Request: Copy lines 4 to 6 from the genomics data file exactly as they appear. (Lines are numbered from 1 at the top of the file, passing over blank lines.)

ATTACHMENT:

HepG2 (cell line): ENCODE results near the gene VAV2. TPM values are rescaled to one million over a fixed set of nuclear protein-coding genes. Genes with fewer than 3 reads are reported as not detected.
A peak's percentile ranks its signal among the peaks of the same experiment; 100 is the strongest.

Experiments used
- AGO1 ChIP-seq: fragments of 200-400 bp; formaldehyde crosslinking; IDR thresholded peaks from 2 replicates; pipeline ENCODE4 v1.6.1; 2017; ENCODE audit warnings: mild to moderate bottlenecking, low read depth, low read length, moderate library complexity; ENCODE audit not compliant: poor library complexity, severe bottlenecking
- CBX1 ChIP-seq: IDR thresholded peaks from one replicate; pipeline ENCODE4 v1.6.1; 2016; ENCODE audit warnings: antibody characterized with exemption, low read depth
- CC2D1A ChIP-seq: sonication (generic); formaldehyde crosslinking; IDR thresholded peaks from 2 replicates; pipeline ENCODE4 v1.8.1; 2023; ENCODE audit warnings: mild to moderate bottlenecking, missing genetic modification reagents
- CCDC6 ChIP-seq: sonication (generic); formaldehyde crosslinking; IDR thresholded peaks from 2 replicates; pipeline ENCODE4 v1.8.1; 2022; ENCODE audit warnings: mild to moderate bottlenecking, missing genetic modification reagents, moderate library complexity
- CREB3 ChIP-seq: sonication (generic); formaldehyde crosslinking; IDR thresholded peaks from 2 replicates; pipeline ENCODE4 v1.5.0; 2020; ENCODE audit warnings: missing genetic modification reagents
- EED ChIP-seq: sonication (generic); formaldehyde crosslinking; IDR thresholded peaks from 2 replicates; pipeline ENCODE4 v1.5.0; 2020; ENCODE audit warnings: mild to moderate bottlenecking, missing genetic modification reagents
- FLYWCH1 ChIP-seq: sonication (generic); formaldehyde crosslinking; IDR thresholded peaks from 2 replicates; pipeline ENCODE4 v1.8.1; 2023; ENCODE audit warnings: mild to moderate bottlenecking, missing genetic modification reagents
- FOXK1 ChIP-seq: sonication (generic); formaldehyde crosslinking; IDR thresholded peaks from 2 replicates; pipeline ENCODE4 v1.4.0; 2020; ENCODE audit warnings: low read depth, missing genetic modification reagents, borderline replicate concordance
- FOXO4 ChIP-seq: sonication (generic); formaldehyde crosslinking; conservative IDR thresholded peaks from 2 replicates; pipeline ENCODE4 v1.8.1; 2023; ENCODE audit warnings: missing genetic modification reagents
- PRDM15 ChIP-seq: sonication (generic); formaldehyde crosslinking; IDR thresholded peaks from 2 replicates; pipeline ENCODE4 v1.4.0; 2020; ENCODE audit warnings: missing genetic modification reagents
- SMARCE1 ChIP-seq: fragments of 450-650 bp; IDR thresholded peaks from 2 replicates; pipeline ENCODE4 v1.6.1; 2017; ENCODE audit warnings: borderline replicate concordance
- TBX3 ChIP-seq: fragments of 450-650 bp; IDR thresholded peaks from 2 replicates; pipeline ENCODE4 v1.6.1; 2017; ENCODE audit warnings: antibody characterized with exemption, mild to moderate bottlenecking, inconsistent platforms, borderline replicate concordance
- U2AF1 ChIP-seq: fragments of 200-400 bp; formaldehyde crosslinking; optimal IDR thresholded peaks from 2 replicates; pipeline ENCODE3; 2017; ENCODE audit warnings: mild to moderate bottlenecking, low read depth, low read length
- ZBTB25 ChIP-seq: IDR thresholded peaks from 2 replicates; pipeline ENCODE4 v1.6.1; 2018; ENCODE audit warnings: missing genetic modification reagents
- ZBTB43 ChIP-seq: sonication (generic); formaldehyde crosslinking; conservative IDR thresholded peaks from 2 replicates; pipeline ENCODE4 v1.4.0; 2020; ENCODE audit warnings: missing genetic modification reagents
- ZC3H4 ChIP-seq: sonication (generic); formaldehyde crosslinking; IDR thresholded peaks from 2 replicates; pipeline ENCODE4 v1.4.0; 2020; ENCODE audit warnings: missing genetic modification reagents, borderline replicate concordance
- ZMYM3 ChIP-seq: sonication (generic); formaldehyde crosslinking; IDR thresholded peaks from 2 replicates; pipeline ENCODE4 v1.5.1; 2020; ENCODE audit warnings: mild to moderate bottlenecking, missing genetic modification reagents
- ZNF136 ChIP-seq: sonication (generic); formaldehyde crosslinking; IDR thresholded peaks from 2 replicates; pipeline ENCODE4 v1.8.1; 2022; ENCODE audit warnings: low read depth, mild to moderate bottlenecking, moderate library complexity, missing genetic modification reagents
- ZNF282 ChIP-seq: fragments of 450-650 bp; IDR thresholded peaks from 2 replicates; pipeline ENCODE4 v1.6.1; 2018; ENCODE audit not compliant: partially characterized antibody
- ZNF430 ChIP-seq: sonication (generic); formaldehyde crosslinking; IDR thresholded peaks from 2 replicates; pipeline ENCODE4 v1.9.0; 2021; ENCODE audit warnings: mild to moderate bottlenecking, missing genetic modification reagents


- AGO1 ChIP-seq: fragments of 200-400 bp; formaldehyde crosslinking; IDR thresholded peaks from 2 replicates; pipeline ENCODE4 v1.6.1; 2017; ENCODE audit warnings: mild to moderate bottlenecking, low read depth, low read length, moderate library complexity; ENCODE audit not compliant: poor library complexity, severe bottlenecking
- CBX1 ChIP-seq: IDR thresholded peaks from one replicate; pipeline ENCODE4 v1.6.1; 2016; ENCODE audit warnings: antibody characterized with exemption, low read depth
- CC2D1A ChIP-seq: sonication (generic); formaldehyde crosslinking; IDR thresholded peaks from 2 replicates; pipeline ENCODE4 v1.8.1; 2023; ENCODE audit warnings: mild to moderate bottlenecking, missing genetic modification reagents